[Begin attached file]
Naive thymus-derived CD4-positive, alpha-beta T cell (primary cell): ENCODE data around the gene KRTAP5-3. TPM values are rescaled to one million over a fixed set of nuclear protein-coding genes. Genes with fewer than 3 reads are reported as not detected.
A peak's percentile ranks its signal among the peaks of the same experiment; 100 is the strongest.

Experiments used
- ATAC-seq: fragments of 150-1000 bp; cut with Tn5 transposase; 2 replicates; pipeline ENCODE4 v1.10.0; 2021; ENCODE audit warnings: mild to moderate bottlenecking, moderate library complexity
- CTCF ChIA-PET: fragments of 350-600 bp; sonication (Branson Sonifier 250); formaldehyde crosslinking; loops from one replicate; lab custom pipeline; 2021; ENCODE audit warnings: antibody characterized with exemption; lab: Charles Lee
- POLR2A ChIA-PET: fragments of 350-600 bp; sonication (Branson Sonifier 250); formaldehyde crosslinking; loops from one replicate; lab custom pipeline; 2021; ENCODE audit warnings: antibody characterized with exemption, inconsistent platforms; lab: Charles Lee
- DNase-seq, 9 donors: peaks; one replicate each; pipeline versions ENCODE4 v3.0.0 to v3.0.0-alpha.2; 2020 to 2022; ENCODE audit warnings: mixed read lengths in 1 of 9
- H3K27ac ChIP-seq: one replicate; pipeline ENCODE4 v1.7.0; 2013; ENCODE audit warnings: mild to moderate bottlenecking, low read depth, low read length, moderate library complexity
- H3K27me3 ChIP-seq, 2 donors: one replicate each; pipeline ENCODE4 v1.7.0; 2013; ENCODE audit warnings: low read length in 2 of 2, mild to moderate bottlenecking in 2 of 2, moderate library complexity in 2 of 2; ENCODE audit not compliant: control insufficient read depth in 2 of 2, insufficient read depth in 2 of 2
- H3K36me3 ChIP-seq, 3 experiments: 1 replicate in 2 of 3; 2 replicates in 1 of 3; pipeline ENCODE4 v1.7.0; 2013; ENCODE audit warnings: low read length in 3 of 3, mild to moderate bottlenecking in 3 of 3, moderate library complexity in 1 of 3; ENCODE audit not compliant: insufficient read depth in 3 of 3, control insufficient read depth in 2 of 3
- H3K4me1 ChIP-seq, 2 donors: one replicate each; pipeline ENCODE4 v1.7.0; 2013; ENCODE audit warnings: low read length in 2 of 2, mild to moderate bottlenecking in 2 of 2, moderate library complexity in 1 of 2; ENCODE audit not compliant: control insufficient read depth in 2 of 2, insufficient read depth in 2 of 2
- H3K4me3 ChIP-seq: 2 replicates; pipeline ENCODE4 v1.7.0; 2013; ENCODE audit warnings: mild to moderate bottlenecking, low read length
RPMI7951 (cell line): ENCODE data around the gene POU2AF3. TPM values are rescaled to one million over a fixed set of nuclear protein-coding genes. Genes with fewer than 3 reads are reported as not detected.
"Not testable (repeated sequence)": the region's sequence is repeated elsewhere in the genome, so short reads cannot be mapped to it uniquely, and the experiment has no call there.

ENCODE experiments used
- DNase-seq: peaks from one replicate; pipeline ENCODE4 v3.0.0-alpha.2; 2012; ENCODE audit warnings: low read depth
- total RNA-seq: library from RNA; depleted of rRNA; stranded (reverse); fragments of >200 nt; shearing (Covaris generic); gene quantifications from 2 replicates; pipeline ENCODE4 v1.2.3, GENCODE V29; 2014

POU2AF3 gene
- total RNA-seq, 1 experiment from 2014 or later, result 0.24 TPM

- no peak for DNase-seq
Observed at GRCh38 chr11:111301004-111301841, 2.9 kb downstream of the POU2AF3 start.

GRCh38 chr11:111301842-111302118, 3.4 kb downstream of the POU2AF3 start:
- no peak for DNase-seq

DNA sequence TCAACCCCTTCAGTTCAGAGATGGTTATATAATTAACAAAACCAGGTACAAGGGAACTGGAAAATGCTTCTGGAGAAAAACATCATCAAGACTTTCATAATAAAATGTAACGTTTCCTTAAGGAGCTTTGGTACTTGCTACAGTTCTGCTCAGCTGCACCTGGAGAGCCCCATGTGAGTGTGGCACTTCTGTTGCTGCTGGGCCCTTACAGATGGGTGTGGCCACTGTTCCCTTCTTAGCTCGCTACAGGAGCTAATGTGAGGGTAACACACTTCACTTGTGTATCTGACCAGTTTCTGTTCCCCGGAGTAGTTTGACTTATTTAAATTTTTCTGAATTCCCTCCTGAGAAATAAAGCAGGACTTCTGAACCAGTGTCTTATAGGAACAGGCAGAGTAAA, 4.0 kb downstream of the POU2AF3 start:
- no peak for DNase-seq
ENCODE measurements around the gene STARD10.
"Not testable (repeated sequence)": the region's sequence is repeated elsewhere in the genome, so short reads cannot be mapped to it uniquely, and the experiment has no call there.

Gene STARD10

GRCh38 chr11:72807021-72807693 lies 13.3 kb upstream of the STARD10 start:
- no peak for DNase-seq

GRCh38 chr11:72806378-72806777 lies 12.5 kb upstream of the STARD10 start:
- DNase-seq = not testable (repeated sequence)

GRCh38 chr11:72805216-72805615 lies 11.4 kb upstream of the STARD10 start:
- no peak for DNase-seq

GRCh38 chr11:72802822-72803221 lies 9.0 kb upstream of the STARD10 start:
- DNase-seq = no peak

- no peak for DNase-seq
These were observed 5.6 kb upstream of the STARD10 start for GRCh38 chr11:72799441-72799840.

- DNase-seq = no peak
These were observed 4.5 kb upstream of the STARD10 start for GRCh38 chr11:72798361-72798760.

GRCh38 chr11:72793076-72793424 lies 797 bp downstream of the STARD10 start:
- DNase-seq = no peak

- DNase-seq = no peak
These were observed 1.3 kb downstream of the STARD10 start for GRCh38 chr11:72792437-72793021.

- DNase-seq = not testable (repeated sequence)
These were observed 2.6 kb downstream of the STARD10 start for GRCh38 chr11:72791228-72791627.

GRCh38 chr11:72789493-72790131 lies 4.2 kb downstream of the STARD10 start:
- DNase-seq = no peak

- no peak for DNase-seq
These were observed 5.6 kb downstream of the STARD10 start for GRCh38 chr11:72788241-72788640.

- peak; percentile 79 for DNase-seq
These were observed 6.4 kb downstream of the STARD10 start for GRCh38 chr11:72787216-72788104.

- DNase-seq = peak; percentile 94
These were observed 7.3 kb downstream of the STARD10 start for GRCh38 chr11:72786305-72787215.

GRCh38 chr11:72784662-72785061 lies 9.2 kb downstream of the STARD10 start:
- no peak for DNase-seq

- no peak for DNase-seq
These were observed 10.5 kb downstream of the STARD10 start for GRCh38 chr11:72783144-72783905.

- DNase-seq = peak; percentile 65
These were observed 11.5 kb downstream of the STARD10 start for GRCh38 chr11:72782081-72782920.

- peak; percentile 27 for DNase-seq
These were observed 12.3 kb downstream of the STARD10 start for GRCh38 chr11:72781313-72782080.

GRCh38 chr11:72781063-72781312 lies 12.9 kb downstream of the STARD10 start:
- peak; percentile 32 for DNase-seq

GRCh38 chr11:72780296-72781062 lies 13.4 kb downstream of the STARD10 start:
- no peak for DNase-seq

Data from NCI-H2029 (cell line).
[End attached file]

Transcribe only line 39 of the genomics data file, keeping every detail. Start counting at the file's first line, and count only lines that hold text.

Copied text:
- DNase-seq = no peak